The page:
The identity of Jack the Ripper remains one of the greatest unsolved crime mysteries in history. Jack was notorious both for the brutality of his murders and also for his habit of stealing organs from his victims. His speed and skill in doing so, in conditions of poor light and haste, fueled theories he was a surgeon. However, re-examination of a mortuary sketch from one of his victims has revealed several key aspects that strongly suggest he had no professional surgical training. Instead, the technique used was more consistent with that of a slaughterhouse worker… In fact, an intriguing array of evidence indicates a very high likelihood that Jack honed the physical skills, psychological and behavioural attributes employed on his victims to such devastating effect, during his employment as a slaughterhouse worker. Don’t miss our detailed article on this, just published at http://www.mdpi.com/2076-2615/7/4/30
. The implications for modern animal slaughtering, and our social reliance on slaughterhouses, are explored.
Or, for a video presentation, see: https://youtu.be/YwxG9zUCM1I?list=PLFcSZizooL6346cdIPm-UcLy3ePz8U0q8
Shortly after flying about 30 hours from the far side of the world, to help me recover from jet lag Jasmijn took me on the Tongariro Crossing - one of the world's best one-day hikes - which crosses a series of volcanoes in the centre of New Zealand's North Island. The pics are here
On December 6th I’ll be speaking on Animal use and alternatives within life and health sciences education, at the Scientific Conference: Non-Animal Approaches - The Way Forward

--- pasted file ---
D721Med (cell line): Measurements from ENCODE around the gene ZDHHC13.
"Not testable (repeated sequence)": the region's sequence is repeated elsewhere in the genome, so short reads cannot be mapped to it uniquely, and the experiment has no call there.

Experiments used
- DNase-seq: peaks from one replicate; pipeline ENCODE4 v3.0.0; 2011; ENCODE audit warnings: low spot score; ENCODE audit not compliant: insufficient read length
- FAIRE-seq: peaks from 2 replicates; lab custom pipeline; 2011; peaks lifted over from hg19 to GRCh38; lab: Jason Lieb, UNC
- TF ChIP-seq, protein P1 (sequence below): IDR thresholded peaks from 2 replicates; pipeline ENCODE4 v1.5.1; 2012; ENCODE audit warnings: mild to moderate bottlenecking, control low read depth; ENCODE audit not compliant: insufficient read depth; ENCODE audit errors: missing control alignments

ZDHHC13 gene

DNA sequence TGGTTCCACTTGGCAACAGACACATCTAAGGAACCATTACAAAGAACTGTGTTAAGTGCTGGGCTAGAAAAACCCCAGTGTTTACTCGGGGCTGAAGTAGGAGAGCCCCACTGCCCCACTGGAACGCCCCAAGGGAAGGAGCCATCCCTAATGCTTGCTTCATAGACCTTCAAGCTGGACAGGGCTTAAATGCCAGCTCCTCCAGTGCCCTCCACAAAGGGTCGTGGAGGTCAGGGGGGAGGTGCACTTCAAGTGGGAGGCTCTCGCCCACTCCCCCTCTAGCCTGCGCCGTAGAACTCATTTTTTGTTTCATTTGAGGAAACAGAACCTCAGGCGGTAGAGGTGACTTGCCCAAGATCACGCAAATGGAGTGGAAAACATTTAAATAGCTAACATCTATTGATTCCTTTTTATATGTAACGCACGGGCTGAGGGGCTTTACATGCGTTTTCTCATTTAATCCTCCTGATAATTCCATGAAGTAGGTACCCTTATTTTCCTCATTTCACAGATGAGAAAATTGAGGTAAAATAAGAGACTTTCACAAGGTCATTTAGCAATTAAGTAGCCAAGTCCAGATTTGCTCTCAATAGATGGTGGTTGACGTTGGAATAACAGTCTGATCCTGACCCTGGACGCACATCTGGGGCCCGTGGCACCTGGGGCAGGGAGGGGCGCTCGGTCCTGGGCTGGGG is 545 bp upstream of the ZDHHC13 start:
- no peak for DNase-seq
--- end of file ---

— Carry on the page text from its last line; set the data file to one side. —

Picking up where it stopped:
, in Brussels, and on December 7th I’ll be delivering my inaugural lecture entitled ‘Was Jack the Ripper a Slaughterman? Unexpected Journeys in Animal Welfare
’, at the University of Winchester. The latter is shaping up to be particularly interesting, and even, dare I say it, entertaining, so I do very much encourage you to join me at this if you possibly can. The University will kindly be supplying plenty of food, wine, and I believe, fine company!
NB: the video of this lecture is now available here
In part II of the scenario recently published,
you're a more experienced veterinarian. A junior colleague has accepted a request for a medically-unjustified 'euthanasia', but is now having second thoughts. What would you advise? My answer is now available in In Practice
Are vegetarian companion animal diets safe for cats and dogs? Some studies have indicated nutritional deficiencies in such diets. How do these compare with meat-based diets? Are vegetarian animals more, less or similarly healthy? Additionally, many feel vegetarian companion animal diets are not natural. How much of a concern is this for domesticated animal companions? Finally, for those pet owners that choose to feed vegetarian diets, how might they seek to maximise the health of their animal companions? All of these topics are explored in our article just published in Animals
. We review the existing evidence concerning the nutritional soundness of vegetarian and meat-based diets for cats and dogs, and the health status of both groups. Additional information is sourced from the manufacturers of vegetarian companion animal diets. This lengthy article provides the most comprehensive peer-reviewed examination of these topics to date.